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Tesla certainly has big ambitions for its sleek all-electric vehicles, though these plans don’t (yet) include wireless chargers.
But, come April, a group of engineers say they will launch a wireless charging pad that fits seamlessly into the Tesla Model 3, the electric vehicle company’s first mass-market offering — and the vehicle the company’s future is balanced upon.
SEE ALSO: Elon Musk will get nothing if Tesla fails, almost everything if it succeeds
Tesla Wireless Pad is marketing their $99 product as something Tesla’s chief designer, Franz von Holzhausen, “forgot” to include below the Model 3’s touch screen. Read more…
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The Ford motor company has announced that it will be doubling its current investment into electric vehicles to a whopping $11bn and has promised that it will offer some 40 hybrid and electric cars by 2020.
According to Ford it will offer 16 fully-electric cars and 24 hybrids by the self-imposed deadline.
Rather than building new models, Chairman Bill Ford confirmed that the company’s approach would be to electrify current vehicles.
“We’re all in on this and we’re taking our mainstream vehicles, our most iconic vehicles, and we’re electrifying them.” said Ford.
“If we want to be successful with electrification, we have to do it with vehicles that are already popular.”
Now you would be forgiven for seeing this announcement as Ford playing catch-up with its major rivals, many of which have already announced considerable investment in electric vehicles.
Volkswagen Group, the largest car manufacturer in the world, announced late last year that it would be investing a staggering $40bn into electrification with its entire range converted by 2030. That’s over 300 models.
The 5th largest car manufacturer currently doesn’t sell any hybrid or electric vehicles in the UK.
Go over to the US and you’ll find Ford’s recently announced Focus Electric 2018 which has a range of just 115-miles.
It will have to compete with the likes of the Nissan Leaf, which now offers an improved range of over 230-miles and the Tesla Model 3 which is also promising a range of around 220-miles.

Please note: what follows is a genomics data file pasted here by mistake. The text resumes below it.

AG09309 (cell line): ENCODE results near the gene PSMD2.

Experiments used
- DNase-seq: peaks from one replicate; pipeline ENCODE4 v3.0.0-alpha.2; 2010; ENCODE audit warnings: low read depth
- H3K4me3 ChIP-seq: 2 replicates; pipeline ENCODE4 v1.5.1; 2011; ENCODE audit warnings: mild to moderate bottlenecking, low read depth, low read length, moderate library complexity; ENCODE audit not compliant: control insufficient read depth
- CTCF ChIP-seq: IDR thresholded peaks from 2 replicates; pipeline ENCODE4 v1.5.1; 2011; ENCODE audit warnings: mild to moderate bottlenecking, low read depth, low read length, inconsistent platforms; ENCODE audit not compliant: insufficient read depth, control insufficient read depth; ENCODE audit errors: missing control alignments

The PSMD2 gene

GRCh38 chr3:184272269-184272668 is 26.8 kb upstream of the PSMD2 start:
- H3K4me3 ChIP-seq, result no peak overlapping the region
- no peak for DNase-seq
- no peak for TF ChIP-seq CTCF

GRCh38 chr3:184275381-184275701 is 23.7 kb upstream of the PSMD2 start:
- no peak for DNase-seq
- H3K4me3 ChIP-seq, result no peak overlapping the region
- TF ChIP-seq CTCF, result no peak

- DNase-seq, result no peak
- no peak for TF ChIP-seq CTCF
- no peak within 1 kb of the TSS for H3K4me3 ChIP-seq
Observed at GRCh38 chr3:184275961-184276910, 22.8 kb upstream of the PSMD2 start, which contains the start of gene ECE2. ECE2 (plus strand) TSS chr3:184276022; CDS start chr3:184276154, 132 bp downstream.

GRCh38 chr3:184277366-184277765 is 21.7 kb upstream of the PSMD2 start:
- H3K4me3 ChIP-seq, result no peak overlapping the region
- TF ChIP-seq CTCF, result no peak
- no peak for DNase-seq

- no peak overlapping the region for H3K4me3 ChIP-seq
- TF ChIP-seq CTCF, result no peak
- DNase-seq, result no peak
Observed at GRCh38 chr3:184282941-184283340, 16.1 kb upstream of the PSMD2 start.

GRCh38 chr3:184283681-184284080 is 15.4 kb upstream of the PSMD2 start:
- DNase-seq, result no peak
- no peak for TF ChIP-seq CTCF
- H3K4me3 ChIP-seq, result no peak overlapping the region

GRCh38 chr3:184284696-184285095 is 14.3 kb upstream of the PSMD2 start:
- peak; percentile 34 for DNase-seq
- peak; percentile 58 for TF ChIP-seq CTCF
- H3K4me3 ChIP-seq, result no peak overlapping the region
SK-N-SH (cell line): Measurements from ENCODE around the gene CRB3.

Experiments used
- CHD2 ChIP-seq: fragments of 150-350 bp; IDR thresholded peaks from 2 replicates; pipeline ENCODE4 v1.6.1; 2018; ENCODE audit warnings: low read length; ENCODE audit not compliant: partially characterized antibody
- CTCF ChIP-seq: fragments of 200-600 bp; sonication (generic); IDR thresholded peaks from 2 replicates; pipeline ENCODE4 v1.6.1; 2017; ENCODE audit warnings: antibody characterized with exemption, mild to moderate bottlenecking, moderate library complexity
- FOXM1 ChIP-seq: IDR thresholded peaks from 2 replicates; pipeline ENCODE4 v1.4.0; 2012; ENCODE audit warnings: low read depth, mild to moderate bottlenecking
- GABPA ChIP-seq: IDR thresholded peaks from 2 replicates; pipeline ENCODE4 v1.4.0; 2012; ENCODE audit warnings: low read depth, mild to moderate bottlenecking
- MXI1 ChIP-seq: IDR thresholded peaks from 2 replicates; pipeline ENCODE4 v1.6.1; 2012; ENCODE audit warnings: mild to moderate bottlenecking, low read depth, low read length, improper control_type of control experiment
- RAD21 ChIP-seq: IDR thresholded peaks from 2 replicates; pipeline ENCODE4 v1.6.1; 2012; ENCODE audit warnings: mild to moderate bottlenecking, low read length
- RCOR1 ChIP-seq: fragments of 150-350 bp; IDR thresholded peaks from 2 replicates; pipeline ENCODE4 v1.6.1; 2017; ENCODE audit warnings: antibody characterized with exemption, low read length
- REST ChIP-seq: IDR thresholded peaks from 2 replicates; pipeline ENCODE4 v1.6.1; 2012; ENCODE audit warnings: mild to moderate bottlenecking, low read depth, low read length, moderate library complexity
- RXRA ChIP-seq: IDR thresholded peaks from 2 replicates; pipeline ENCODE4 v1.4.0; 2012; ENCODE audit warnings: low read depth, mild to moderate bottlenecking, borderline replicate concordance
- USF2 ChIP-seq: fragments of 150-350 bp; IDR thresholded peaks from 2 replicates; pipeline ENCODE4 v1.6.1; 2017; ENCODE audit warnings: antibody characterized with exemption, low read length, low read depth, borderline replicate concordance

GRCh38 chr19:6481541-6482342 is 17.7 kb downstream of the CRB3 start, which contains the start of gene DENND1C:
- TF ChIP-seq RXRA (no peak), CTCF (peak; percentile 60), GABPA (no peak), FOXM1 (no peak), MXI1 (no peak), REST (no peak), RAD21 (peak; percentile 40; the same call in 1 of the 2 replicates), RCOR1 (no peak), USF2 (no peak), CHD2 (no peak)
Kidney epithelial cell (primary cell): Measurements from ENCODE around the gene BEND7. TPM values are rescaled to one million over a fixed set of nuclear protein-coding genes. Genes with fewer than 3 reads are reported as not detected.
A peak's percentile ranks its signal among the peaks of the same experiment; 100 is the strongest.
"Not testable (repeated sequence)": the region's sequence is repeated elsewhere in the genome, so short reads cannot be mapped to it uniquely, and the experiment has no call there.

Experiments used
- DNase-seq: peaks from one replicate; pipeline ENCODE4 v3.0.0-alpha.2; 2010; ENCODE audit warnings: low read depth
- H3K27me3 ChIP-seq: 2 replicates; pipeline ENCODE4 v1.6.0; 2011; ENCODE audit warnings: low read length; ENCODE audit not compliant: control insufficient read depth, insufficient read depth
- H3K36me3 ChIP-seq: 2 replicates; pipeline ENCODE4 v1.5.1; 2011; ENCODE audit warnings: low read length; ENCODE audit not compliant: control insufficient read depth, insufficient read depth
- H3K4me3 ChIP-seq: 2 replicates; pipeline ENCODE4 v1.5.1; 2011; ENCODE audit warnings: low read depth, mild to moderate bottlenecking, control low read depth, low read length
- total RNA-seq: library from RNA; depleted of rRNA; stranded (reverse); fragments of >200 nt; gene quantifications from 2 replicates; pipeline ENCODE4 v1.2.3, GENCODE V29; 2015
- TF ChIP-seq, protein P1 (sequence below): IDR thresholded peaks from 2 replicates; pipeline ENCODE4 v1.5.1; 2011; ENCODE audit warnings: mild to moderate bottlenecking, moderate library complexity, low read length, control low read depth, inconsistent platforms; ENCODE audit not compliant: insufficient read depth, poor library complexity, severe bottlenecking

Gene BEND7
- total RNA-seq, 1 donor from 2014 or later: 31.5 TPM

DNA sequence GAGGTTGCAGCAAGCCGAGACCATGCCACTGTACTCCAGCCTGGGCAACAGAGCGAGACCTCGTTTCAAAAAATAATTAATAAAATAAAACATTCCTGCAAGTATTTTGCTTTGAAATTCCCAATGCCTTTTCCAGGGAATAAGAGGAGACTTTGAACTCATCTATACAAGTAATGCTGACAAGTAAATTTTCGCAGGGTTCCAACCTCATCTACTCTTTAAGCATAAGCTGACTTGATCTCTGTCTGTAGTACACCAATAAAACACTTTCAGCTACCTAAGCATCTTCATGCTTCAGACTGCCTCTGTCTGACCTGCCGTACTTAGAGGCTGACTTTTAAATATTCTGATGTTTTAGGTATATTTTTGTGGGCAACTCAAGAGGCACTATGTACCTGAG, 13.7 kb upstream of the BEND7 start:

Then of course there are the new entrants into the electric car industry including Fisker and rather surprisingly, UK-based Dyson.
Tesla’s latest feature doesn’t even require owning one of its vehicles.
The electric car company today launched an that shows people where they can drive around the U.S. in a Tesla.
Although anyone is free to explore the tool, it’s designed for prospective Tesla customers — perhaps those concerned about running out of battery life while stranded on a lonely, windswept New Mexican highway during monsoon season. Tesla owners already have this specialized navigation tool in their cars, but now, it’s being made available to everyone on the website.
SEE ALSO: Tesla had a rocky year, but owners are still extremely satisfied with their cars Read more…
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Although he’s described the manufacturing process as “production hell,” Elon Musk is apparently quite pleased with the outcome of the Tesla Model 3, his company’s newest and most affordable electric vehicle.
The Model 3 is the first truly affordable (i.e. about $35,000) electric sports sedan from Tesla, one that’s significantly smaller and cheaper than the high-speed luxury Model X and Model S vehicles.
After a series of well-publicized production setbacks, the first Model 3s are now rolling out to consumers (as opposed to just Tesla employees), and the auto blog Electrek has found an Easter egg — or hidden message — in the car’s software. Read more…
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Sorry Elon Musk fans: You’ll have to wait another month to watch the Tesla CEO finally reveal the company’s big semi truck design.
Musk will now unveil Tesla’s highly anticipated new vehicle on Nov. 16, rather than Oct. 26 as planned. The pushback marks the second time Elon & Co. have delayed the semi truck’s public debut; Musk first slated the reveal for September, then pushed the event into the next month.
Tesla plans to instead spend the month of October focusing its attentions on two more pressing issues: ironing out its highly publicized Model 3 production struggles and aiding in international storm recovery efforts. Read more…
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The production of Tesla’s Model 3 isn’t going as planned.
The company sent out a press release Monday, detailing vehicle deliveries and production for the third quarter of 2017. And in that period — from July to September — the company built just 260 Model 3 cars.
SEE ALSO: Even Elon Musk’s mom needs to wait for her Tesla Model 3
Tesla CEO Elon Musk previously said the company planned to produce 1,500 Model 3 cars in the quarter before ramping up production to approximately 20,000 per month by December.
The company ascribed the significantly smaller number of Model 3s built to “production bottlenecks.” Read more…
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Samsung has chosen a wise time to start building long-range car batteries: China plans to ban gas-powered cars and automobile giant Volkswagen will offer electric versions of all their vehicles by 2030.
These millions of forthcoming vehicles will need powerful batteries, and Samsung just introduced its “multifunctional battery packs” at the 2017 Frankfurt Motor Show, which it claims can power electric cars for up to 430 miles. That would theoretically get you from Los Angeles to San Francisco with about 50 miles to spare.
For reference, Tesla says that the recently released Model 3, its affordable class vehicle, has batteries that can power the car for 220 miles. Read more…
More about Samsung, Cars, Tesla, Tesla Model 3, and Model 3